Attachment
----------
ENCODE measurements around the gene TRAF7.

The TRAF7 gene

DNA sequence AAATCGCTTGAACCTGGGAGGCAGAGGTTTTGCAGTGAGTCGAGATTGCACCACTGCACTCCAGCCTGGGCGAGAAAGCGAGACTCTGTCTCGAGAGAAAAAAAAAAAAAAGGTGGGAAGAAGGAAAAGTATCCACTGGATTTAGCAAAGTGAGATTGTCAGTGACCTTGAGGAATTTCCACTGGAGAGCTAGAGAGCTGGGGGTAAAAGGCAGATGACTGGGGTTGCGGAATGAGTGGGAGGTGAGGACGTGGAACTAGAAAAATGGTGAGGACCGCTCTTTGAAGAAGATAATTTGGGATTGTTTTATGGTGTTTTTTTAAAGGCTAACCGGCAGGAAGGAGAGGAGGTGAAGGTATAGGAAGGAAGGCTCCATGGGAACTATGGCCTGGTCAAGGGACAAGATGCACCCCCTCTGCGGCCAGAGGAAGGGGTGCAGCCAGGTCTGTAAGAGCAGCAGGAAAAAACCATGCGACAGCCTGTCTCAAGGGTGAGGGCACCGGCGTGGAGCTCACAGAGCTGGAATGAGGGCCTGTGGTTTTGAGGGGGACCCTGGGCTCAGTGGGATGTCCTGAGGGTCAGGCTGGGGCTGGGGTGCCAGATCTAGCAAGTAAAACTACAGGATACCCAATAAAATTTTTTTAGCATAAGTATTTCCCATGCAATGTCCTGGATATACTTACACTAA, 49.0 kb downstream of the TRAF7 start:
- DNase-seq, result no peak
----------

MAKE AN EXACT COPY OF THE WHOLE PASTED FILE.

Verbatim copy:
ENCODE measurements around the gene TRAF7.

The TRAF7 gene

DNA sequence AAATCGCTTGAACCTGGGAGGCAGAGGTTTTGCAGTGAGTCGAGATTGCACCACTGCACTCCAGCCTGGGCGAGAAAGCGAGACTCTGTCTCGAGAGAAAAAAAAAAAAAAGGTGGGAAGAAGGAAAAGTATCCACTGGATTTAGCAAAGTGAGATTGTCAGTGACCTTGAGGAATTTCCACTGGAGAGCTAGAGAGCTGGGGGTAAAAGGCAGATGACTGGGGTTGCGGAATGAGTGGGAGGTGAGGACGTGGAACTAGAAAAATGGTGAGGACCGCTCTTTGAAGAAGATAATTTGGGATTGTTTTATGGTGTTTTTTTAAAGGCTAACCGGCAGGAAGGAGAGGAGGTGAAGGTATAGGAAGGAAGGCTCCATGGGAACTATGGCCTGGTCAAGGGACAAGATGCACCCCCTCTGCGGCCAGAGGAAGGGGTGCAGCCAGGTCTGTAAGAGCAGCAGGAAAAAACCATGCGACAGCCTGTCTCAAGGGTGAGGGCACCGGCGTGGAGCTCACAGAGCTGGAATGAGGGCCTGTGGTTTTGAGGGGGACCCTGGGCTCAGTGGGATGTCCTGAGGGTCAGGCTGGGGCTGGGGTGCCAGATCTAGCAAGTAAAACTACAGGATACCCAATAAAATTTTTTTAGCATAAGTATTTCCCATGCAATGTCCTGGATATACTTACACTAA, 49.0 kb downstream of the TRAF7 start:
- DNase-seq, result no peak